One has to consider that just 7 years prior to the publication of Harper Lee’s classic novel To Kill a Mockingbird, which some of you will have read at school, the great man was born in Dallas. In telling the story of a black man wrongly accused of raping a white woman in Alabama, this tale would have had an uncomfortable resonance during his formative high school years as his talent for speed was being realised. Whilst he would have been too young to remember seeing the men’s 200m medal ceremony at the 1968 Olympic Games in Mexico, he would have been pointed to archival footage of it as he became a college student and started to become much more politically aware. The grainy images he will have viewed will be dated to October 16th, when gold and bronze medal African-American athletes Tommie Smith and John Carlos took to the podium and used a combination of their body language and attire to protest perceived injustices back home. Whilst the bowed heads and raised gloved fists became synonymous with the so-called ‘Black Power’ movement there were some subtleties which should not be overlooked. Olympic champion Smith wore a black scarf around his neck which was a material representation of black pride. Alternatively, Carlos sported an unzipped tracksuit top as symbolic solidarity with blue collar workers in the US, so that the interweaving of race with social class was situated. His wearing of a beaded necklace was in memory of all those tarred, lynched or hung back in the America so brilliantly encapsulated in the aforementioned novel by Lee. Smith and Carlos were not only criminalised by the movement whose track they had graced in Mexico by being unceremoniously expelled from those Games but significantly they suffered immeasurable abuse over the next couple of decades, both verbally in terms of death threats, emotionally and financially. Silver medallist Peter Norman who joined them in their protest would likely be framed as a “white ally” had he lived to see the current manifestation of Black Lives Matter and whilst he would not have had to endure social media abuse as some vocal white supporters of BLM are, he was thought to be ostracised as somewhat of an embarrassment by his own athletics federation back in his native Australia.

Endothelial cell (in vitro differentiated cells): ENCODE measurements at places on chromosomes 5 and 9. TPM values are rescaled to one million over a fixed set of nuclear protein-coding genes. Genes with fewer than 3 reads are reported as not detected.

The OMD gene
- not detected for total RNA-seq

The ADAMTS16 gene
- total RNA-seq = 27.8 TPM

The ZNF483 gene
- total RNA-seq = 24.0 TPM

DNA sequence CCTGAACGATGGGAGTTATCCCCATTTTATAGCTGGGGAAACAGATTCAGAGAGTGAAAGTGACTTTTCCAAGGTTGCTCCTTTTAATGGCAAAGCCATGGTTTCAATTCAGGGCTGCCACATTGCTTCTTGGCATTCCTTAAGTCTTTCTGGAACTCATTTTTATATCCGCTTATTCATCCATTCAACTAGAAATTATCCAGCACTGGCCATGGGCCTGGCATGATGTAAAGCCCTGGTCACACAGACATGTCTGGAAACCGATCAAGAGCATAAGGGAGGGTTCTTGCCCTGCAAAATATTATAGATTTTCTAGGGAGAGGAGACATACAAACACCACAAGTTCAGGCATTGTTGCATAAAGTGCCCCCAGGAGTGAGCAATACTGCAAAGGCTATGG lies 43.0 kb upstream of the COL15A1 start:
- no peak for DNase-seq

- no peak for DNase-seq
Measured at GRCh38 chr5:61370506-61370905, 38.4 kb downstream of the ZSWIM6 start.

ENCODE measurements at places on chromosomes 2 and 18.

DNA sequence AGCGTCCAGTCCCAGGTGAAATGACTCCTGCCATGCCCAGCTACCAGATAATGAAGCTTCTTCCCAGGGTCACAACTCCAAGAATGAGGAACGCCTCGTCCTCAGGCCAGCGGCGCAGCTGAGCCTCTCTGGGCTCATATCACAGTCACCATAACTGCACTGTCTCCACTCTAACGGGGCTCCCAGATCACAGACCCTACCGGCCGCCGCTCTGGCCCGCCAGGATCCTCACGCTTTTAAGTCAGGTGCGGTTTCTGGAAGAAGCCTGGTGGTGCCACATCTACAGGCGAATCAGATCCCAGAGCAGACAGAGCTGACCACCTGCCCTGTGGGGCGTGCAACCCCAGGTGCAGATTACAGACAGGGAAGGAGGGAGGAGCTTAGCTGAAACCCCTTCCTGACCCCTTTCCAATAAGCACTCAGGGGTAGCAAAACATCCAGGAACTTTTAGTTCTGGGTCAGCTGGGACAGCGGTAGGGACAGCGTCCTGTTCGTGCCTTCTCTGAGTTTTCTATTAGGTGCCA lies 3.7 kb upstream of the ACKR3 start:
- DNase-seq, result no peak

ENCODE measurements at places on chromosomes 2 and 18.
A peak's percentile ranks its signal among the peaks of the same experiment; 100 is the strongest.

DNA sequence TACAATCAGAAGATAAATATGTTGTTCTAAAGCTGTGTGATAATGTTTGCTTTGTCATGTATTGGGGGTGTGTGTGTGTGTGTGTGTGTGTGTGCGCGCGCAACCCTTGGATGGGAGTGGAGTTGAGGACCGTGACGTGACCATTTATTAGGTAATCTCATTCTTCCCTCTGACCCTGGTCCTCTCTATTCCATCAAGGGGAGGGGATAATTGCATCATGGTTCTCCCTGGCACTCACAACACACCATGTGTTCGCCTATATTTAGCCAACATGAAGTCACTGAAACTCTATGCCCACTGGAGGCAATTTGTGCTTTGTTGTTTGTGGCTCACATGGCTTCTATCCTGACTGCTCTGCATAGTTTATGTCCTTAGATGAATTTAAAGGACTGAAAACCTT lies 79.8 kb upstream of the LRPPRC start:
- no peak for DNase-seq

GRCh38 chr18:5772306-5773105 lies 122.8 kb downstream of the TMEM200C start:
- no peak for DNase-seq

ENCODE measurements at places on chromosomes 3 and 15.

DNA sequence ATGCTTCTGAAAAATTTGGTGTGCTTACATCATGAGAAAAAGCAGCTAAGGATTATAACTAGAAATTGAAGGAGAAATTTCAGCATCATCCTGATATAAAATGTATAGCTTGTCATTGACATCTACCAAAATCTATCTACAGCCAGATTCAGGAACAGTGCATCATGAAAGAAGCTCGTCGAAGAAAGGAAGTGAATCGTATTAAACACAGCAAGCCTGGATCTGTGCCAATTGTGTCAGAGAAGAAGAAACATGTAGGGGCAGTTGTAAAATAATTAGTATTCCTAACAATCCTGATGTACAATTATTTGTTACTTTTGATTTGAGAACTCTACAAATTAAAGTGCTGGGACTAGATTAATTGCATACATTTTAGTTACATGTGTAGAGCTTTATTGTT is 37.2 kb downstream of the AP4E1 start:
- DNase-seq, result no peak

If you have an uncomfortable feeling in your stomach in reading this it is probably due to the fact that we were all once socialised into believing that sport was somehow a separate bubble from wider society- a place to go in our lives where structural issues and differences should not matter- the ideology of sport as the great level playing field. The disturbing fact is that whether we like it or not sport is inherently political. Just ask Lord Coe as President of the IAAF who practically owned the global stage with his arch rival Steve Ovett in the US led boycotted Games in Moscow, exactly 40 summers ago. Moreover, the late great BBC commentator Ron Pickering once made the astute observation that, “Sport is a microcosm of society“. In light of contemporary protests and counter protests, many like Johnson may feel that issues of race and diversity have regressed back to the 1960s and that history is in danger of repeating itself.